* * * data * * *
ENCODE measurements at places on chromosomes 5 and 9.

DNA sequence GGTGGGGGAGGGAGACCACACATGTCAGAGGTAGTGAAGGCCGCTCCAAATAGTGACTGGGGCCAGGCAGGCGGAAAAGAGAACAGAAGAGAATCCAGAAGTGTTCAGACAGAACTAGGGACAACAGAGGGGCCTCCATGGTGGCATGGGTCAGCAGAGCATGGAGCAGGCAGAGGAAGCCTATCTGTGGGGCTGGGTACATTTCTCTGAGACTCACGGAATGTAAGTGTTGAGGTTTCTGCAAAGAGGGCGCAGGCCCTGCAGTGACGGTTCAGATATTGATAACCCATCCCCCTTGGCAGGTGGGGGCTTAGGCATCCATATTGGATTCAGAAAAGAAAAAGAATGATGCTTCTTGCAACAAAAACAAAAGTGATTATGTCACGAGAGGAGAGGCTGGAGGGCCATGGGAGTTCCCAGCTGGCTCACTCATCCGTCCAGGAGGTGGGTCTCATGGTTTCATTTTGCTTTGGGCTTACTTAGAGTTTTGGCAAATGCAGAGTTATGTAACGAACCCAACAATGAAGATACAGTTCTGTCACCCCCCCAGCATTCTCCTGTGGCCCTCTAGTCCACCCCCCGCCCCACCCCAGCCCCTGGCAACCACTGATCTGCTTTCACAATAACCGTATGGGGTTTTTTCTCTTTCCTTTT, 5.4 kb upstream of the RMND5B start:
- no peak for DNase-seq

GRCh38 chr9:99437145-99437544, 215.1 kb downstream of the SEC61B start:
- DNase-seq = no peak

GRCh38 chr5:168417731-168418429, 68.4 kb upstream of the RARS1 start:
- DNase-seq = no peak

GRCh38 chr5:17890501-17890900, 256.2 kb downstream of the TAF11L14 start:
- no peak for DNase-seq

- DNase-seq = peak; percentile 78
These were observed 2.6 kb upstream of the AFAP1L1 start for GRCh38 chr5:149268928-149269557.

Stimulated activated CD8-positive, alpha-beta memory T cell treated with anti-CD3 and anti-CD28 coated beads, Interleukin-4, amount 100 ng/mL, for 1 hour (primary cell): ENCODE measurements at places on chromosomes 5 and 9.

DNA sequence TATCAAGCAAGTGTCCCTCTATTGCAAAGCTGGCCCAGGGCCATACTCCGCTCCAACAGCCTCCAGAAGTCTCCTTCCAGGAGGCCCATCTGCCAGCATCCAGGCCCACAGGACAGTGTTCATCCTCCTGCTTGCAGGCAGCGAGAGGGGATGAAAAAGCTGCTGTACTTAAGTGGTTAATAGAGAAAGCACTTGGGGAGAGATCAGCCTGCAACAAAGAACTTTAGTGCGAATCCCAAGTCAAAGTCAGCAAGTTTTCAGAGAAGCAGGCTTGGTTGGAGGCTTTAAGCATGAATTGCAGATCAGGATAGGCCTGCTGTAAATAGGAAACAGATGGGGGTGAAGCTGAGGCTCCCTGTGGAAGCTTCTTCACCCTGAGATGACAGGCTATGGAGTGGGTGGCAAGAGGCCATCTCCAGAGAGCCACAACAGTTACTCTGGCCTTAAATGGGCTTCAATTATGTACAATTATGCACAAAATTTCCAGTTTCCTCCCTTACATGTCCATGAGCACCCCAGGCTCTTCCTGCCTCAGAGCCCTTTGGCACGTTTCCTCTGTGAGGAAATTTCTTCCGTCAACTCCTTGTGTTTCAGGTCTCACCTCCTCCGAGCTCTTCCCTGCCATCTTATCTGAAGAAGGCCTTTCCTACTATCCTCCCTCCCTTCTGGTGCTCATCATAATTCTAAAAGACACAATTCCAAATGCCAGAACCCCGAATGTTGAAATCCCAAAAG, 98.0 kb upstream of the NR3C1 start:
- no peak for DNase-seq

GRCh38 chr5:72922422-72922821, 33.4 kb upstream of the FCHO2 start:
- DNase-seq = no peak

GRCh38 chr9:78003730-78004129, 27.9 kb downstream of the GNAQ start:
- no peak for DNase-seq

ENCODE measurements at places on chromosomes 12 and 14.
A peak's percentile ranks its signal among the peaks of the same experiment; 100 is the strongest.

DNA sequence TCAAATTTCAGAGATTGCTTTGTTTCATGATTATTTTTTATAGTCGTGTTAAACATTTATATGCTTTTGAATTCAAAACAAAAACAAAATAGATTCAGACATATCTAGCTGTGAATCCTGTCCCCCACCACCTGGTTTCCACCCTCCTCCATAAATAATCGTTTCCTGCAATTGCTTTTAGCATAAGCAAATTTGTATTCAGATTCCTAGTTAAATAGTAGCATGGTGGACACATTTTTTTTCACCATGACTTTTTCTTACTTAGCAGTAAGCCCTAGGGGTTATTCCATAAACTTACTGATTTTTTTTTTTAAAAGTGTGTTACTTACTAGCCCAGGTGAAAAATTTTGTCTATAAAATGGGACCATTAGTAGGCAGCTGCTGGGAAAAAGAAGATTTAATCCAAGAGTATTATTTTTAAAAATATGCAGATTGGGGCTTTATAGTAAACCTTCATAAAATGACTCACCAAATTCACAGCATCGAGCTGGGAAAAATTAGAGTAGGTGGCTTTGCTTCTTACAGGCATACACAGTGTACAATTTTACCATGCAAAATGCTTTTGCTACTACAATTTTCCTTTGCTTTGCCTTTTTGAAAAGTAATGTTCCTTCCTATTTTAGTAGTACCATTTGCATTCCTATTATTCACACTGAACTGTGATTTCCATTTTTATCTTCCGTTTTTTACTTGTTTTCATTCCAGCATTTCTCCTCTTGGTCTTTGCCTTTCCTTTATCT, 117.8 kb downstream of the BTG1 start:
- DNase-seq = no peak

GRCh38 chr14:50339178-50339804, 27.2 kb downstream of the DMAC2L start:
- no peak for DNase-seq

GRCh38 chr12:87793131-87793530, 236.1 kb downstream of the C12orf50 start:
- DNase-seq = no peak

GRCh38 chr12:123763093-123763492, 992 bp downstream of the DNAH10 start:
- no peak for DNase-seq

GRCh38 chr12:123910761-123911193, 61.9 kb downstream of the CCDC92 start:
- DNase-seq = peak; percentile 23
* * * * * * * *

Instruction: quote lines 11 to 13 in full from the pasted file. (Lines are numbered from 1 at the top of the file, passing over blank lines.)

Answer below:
These were observed 2.6 kb upstream of the AFAP1L1 start for GRCh38 chr5:149268928-149269557.

Stimulated activated CD8-positive, alpha-beta memory T cell treated with anti-CD3 and anti-CD28 coated beads, Interleukin-4, amount 100 ng/mL, for 1 hour (primary cell): ENCODE measurements at places on chromosomes 5 and 9.

DNA sequence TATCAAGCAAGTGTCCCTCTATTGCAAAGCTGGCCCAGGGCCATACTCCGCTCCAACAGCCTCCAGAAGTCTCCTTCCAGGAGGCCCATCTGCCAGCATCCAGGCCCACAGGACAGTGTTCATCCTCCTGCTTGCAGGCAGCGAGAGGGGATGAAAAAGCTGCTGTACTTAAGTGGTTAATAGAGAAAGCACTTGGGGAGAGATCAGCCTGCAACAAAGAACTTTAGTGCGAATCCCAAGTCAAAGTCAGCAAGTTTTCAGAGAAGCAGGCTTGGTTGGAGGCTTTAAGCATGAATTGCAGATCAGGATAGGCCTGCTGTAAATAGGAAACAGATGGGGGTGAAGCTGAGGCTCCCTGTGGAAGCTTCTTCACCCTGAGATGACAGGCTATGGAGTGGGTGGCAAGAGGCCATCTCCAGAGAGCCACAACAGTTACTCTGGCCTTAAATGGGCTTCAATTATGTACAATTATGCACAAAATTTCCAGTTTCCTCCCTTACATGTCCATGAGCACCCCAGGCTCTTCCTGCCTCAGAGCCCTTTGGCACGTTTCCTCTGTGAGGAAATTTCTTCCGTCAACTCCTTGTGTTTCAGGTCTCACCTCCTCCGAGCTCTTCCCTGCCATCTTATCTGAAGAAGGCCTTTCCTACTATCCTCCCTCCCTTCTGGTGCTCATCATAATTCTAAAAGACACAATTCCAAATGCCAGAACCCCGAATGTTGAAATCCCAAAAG, 98.0 kb upstream of the NR3C1 start: